CHICAGO -- And so concludes The NBA's Cavalcade of Stars Featuring Air Man Michael Jordan Having A Wild Weekend. Thank you for coming, and drive home safely. Michael, be sure and let the control tower know when you plan to land. Not too shabby a couple of days for Michael. See what home cooking can do? He wins the slam-dunk contest on Saturday, then wins the all-star MVP on Sunday with 40 points, eight rebounds, four steals and four blocks in 29 minutes. Call me a wide-eyed optimist, but you put him in a Washington uniform and the Bullets might even be a .500 team.

Not that Michael was the whole show. Not by a long shot. Dominique Wilkins was electrifying, particularly on those occasions when Isiah Thomas concentrated on getting him the ball within a step or two of the basket. Patrick Ewing, Akeem Olajuwon and Brad Daugherty testified that the center position is not nearly as wide a vacuum as recent reports have indicated. Clyde Drexler looks like he's going to be playing on this level for the next 10 years.

But my own personal favorite was Magic Johnson. I had him for 73 assists in the first half. He would have had more if his teammates held on to his passes, but they were undoubtedly astounded at Magic's ability to pass a basketball through the eye of a needle. "I'd have had a lot more assists if all the guys were Lakers," Magic said. "A whole lot more, a whole, whole, whole lot more."

For me, the most exciting moments in basketball come whenever Magic has the ball, especially in the open court in the all-star game. There's simply no end to the creative, improvisational passes he can throw. My notes are a blur, but I see something about a 45-foot windmill bounce pass, three different kinds of lobs, a look-away behind-the-back shovel, a stand-still in the lane laughing-smiling-joking Meadowlark Lemon over-the- shoulder drop. I swear Magic is an illusionist out there. Twice I counted him having six arms. It's like he's playing three-card monte. He shows you the ball at midcourt, then hides it under a huge shell and the next thing you see is Akeem jamming it through the hoop. How did it get there? And the amazing thing is, he's never looking at the player he's passing to. Most of the time he's not even looking at the court, but into the crowd. At one point or another he makes personal eye contact with every single person in the stands.

In the third quarter Magic and Jordan, appropriately, were involved in the wildest play I have ever seen. It happened just after Dominique banked in a shot to give the East a 76-66 lead, and Magic started race-dribbling down the middle of the court. Jordan was on Magic's left hip, checking him stride for stride, reaching over to try to steal the ball just as Magic was shielding it from him, and all the way down the floor they were literally talking to each other -- like they were on the highway with their windows rolled down, jawing at 80 mph. It's hard enough for most of us to dribble straight ahead alone in a gym, and these guys are yapping at each other in full stride! I mean what is Magic doing, asking directions to the closest Amoco station? Then, in the middle of this dialogue, Magic attempts to throw a no-look scoop across Jordan's body, like he's thinking the friendliness of the discussion has lulled Jordan into a false sense of security. Jordan tipped the pass and ultimately ended up with the steal. But I fully expected Magic to complete the pass for an assist, shake Jordan's hand, roll up his window and speed off into the night blasting the radio.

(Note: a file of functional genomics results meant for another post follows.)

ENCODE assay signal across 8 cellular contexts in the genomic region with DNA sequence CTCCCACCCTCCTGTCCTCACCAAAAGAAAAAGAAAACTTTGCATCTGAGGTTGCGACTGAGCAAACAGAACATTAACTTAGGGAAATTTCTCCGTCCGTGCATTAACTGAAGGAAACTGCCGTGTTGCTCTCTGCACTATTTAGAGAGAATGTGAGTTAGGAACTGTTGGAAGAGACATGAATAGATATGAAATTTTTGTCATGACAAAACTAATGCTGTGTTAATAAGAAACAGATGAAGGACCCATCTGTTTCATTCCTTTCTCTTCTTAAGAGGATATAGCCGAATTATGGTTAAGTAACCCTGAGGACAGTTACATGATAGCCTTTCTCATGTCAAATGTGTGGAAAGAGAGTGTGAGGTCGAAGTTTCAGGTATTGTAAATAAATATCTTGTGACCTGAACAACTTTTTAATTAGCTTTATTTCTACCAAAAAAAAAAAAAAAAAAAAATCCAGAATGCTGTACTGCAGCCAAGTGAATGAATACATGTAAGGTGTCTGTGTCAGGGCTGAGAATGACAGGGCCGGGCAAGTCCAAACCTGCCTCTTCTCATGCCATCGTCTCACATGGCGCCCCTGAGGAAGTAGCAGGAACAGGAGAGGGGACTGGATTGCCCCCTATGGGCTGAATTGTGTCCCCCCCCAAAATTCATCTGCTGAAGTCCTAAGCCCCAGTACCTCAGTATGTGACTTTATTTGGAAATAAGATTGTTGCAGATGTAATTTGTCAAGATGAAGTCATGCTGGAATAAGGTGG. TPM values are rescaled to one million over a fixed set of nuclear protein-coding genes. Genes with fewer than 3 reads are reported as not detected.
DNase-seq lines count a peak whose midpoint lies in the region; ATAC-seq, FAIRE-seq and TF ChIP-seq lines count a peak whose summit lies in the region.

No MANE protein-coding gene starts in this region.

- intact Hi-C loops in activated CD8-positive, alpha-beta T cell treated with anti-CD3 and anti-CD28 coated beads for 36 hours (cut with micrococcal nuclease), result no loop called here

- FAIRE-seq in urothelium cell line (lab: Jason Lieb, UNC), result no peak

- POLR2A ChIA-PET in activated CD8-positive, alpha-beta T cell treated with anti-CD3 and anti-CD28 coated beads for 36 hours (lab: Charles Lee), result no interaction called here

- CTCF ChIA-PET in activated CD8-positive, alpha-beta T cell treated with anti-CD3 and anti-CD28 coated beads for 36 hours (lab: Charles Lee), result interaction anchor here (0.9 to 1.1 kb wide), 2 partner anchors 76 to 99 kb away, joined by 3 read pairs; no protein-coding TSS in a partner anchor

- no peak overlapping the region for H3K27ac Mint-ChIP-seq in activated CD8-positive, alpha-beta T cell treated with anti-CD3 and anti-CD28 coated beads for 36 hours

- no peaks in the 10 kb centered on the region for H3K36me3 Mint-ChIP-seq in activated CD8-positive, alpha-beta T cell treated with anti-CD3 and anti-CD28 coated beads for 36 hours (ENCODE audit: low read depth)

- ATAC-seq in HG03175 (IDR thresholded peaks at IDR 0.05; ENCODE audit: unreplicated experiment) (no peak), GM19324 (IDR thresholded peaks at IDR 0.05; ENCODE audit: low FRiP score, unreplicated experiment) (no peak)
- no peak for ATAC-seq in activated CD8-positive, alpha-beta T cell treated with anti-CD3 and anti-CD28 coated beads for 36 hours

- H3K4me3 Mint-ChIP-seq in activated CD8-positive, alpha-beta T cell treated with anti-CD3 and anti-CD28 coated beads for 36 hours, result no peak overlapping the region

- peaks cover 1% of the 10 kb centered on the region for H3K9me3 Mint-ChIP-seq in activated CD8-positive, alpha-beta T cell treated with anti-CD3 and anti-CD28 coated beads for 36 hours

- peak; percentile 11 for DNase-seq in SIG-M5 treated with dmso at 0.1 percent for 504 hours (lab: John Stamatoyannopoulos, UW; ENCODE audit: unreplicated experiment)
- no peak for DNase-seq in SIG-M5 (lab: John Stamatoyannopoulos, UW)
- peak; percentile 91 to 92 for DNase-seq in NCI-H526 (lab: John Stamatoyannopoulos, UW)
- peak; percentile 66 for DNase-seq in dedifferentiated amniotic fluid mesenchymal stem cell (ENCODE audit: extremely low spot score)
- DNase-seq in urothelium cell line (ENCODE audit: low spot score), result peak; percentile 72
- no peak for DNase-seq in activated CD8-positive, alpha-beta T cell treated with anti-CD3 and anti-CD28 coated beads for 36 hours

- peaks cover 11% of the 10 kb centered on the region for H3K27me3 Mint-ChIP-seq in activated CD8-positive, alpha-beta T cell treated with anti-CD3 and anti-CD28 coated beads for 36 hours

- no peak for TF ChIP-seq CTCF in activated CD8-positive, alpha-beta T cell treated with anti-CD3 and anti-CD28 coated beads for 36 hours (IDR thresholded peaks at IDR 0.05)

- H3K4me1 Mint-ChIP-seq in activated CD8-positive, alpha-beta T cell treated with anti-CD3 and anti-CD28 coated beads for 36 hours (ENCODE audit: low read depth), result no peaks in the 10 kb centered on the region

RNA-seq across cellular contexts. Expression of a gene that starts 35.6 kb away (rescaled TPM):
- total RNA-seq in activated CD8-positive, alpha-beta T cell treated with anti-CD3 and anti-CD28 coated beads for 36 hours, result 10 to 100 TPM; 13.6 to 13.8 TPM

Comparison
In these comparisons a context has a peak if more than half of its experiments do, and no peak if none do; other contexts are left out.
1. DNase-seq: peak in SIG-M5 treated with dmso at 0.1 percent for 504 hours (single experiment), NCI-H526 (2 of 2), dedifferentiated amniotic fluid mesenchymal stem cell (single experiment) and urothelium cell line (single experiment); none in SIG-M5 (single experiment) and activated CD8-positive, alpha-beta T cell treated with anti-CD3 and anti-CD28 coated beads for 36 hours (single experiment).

So what were they saying?

"Magic was telling me that his knees were bothering him, that he couldn't get loose," Jordan said, recalling that he answered, "Just don't get loose on me. Get loose on the others."

The NBA All-Star Game is a wonderful game to behold, even when it's a relatively dull one like Sunday's. It's a fan's game, a furious offensive show that finds the players as awed as the viewers. "I find myself standing around spectating," Magic admitted. "I hear myself going 'Oooooohhh' and 'Aahhhh' just like everyone else." It's an exhibition game -- the only one of the season -- and the players treat it accordingly. They, too, want to see how certain people play together, like how Jordan would do with a real center to get him the ball quickly, or how terrifying Akeem can be with a Magic setting him up. They, too, want to see what kind of stuff everybody else has, and if their stuff is equal to it. It's jazz, and the question is who can blow it the hottest while looking the coolest.

The pace of the game is ferocious, particularly when the sprinters like Jordan, Magic, Dominique and Isiah are in there. If you think you're harried watching, try keeping stats. "I went through five different pens in the fourth quarter," said a winded Marty Aronoff, statistician extraordinaire. "They played that one at the speed of light. It's more like ping-pong than basketball."

It goes too fast to leave anything but impressions. But looking down at my notes, some impressions were written in heavier ink than others. It says here that Kareem can play five more years in this league, sky-hooking Magic's downy Geriatric Feeds at will, but he ought to confine his all-star appearances to the Legends game; says here that all dolled up in his dark suit and pink tie, with that cute perm, and surrounded by all these huge men, Mike Fratello looks like he belongs on a wedding cake; asks here how it was possible that the University of Houston with Akeem and Drexler failed to win at least one NCAA title; says here that Danny Ainge is a better player than people think, and that Brad Daugherty is tougher than anybody thought; says here that Mark Aguirre and Alex English score a lot of points, but don't make their teammates better in the process. And it says here in these notes, underlined in envious green, that Karl Malone and Fat Lever could so easily have had their own parking spaces at Capital Centre.